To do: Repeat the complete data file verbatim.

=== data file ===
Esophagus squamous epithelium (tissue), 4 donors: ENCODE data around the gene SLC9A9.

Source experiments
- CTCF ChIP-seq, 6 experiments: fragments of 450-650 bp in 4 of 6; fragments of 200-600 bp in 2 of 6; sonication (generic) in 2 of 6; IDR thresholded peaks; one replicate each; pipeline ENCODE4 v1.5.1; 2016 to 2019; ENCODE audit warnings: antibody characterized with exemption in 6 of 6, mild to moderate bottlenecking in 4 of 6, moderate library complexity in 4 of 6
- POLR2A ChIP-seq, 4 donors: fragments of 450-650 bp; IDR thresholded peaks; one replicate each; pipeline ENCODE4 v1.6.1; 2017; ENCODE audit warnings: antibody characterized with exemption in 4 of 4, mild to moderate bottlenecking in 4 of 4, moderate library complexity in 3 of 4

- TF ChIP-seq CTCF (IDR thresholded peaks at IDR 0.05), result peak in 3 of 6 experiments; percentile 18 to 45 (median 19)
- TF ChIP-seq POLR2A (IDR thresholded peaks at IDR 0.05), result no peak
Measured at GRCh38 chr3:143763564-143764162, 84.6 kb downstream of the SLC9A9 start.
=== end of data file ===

Esophagus squamous epithelium (tissue), 4 donors: ENCODE data around the gene SLC9A9.

Source experiments
- CTCF ChIP-seq, 6 experiments: fragments of 450-650 bp in 4 of 6; fragments of 200-600 bp in 2 of 6; sonication (generic) in 2 of 6; IDR thresholded peaks; one replicate each; pipeline ENCODE4 v1.5.1; 2016 to 2019; ENCODE audit warnings: antibody characterized with exemption in 6 of 6, mild to moderate bottlenecking in 4 of 6, moderate library complexity in 4 of 6
- POLR2A ChIP-seq, 4 donors: fragments of 450-650 bp; IDR thresholded peaks; one replicate each; pipeline ENCODE4 v1.6.1; 2017; ENCODE audit warnings: antibody characterized with exemption in 4 of 4, mild to moderate bottlenecking in 4 of 4, moderate library complexity in 3 of 4

- TF ChIP-seq CTCF (IDR thresholded peaks at IDR 0.05), result peak in 3 of 6 experiments; percentile 18 to 45 (median 19)
- TF ChIP-seq POLR2A (IDR thresholded peaks at IDR 0.05), result no peak
Measured at GRCh38 chr3:143763564-143764162, 84.6 kb downstream of the SLC9A9 start.